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Cuomo defiant as top New York lawmakers call on him to quit

NEW YORK — The two top Democrats in New York’s legislature withdrew their support for Gov. Andrew Cuomo on Sunday amid mounting allegations of sexual harassment and undercounting COVID-19 deaths in nursing homes.

Senate Majority Leader Andrea Stewart-Cousins became the first senior Democrat in the state to say the three-term governor should resign. Assembly Speaker Carl Heastie stopped short of demanding that Cuomo quit, but said in a statement that “it is time for the Governor to seriously consider whether he can effectively meet the needs of the people of New York.”

On Saturday, two more women who worked for Cuomo publicly accused him of inappropriate behavior, on the heels of other allegations in recent weeks.

“Every day there is another account that is drawing away from the business of government,” Stewart-Cousins said in a statement. “New York is still in the midst of this pandemic and is still facing the societal, health and economic impacts of it. We need to govern without daily distraction. For the good of the state Governor Cuomo must resign.”

Her public push for his resignation came shortly after a Sunday press conference where Cuomo said it would be “anti-democratic” for him to step down.

“There is no way I resign,” Cuomo told reporters.

“They don’t override the people’s will, they don’t get to override elections,” he said. “I was elected by the people of New York state. I wasn’t elected by politicians.”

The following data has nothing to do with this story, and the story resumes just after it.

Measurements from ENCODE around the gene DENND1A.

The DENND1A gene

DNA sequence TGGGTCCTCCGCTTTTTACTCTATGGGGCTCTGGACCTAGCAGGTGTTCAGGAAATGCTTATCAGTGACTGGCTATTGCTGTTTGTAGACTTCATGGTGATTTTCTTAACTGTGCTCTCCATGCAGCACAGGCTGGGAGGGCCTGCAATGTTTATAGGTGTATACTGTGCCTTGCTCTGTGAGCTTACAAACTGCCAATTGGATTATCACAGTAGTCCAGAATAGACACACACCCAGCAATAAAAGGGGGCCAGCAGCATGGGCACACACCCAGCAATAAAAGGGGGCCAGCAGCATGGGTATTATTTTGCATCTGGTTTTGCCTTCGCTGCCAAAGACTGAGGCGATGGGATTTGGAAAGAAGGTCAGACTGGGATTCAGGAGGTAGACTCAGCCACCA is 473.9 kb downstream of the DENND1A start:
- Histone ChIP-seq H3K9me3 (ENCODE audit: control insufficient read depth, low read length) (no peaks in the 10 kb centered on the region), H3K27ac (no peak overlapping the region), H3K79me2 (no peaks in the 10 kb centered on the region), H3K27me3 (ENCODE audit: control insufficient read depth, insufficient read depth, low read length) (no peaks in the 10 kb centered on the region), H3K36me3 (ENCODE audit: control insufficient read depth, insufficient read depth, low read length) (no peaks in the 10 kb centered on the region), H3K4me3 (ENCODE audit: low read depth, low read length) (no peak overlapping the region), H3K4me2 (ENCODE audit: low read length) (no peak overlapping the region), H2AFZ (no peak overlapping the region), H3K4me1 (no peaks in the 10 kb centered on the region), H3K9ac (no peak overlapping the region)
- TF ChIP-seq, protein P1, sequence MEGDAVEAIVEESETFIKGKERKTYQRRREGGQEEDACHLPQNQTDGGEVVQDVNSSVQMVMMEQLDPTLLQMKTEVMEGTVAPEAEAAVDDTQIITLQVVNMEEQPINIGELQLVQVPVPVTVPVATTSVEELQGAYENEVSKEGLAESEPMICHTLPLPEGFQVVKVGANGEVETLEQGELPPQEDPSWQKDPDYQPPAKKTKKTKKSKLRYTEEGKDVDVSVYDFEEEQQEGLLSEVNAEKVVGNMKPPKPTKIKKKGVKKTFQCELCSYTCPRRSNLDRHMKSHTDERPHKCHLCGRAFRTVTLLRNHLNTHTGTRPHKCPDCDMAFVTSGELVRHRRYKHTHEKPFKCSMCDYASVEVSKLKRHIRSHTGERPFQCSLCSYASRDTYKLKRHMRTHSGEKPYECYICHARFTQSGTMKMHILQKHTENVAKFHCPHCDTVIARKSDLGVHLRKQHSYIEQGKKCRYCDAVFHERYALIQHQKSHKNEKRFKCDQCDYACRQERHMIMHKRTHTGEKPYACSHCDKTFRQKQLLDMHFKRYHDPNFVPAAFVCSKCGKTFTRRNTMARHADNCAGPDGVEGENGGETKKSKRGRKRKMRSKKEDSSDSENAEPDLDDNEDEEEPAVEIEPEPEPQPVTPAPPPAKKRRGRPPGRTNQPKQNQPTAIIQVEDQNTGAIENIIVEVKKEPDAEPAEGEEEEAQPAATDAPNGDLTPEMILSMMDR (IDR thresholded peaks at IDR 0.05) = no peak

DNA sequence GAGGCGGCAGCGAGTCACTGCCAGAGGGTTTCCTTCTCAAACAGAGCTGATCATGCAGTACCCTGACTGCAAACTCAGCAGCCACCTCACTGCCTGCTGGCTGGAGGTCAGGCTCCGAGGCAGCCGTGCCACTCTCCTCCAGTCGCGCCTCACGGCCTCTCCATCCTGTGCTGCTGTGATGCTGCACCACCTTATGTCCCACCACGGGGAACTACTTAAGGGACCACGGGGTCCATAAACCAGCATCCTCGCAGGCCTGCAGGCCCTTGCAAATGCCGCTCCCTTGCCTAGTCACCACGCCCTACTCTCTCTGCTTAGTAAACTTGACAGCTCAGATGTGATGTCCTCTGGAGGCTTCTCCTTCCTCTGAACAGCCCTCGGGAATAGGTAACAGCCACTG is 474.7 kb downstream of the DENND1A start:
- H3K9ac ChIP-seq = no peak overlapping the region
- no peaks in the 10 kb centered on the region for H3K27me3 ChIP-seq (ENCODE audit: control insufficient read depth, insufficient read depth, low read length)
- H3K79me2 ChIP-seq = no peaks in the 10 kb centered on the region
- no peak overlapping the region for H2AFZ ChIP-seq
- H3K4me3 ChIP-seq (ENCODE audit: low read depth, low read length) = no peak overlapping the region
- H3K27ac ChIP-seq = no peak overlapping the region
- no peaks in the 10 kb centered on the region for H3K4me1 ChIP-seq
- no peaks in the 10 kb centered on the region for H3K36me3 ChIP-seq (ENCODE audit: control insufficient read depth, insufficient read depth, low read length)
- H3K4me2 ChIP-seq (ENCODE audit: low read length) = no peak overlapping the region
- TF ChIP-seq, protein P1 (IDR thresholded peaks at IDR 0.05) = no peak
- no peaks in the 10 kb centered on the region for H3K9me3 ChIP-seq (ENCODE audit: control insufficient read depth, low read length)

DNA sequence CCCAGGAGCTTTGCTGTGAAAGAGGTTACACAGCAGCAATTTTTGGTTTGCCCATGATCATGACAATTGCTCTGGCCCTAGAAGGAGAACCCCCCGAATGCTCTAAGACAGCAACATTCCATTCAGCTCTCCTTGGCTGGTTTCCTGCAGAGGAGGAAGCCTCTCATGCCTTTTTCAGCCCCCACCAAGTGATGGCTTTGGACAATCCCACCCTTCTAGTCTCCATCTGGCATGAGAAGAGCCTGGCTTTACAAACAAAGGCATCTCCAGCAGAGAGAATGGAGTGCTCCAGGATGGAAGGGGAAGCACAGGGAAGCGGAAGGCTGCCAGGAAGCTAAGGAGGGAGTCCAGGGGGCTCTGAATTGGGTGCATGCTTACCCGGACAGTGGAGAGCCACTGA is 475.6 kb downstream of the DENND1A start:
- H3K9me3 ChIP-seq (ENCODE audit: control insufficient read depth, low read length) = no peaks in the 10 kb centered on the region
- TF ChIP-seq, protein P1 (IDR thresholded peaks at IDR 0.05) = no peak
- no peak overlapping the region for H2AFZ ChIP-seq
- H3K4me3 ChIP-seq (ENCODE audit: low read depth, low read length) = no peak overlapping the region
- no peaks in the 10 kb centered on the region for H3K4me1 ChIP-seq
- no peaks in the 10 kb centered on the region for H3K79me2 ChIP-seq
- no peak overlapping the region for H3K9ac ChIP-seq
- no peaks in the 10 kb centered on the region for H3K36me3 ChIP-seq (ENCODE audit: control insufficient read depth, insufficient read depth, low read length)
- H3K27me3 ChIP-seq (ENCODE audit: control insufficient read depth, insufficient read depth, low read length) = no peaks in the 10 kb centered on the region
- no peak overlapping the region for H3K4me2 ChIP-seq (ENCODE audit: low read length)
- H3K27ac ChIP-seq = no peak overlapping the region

In a brief phone conversation Sunday prior to the press conference, Cuomo told Stewart-Cousins he wouldn’t quit and they would have to impeach him if they wanted him out of office, according to a person who was briefed by someone on the call. The person spoke to The Associated Press on condition of anonymity because the call was intended to be private.

Cuomo said the next six months will determine how successfully New York emerges from the coronavirus pandemic. “I’m not going to be distracted because there is too much to do for the people,” he said, noting that the state must pass a budget within three weeks and administer 15 million more COVID-19 vaccines.

Support for Cuomo has eroded with surprising speed as he’s faced twin scandals, one over his treatment of women in the workplace, and a second over his administration’s months-long refusal to release complete statistics on COVID-19 deaths in nursing homes.

Some lawmakers have been infuriated by revelations that Cuomo’s administration delayed releasing some data about deaths of nursing home patients in hospitals, at least partly because of concerns it could be used against them by President Donald Trump’s administration.

Several women have publicly told of feeling sexually harassed, or at least made to feel demeaned and uncomfortable. The state’s attorney general is investigating. Cuomo has urged people to wait for that investigation to conclude before they judge him.

Others who have called for Cuomo’s resignation include U.S. Rep. Kathleen Rice, a Long Island Democrat.

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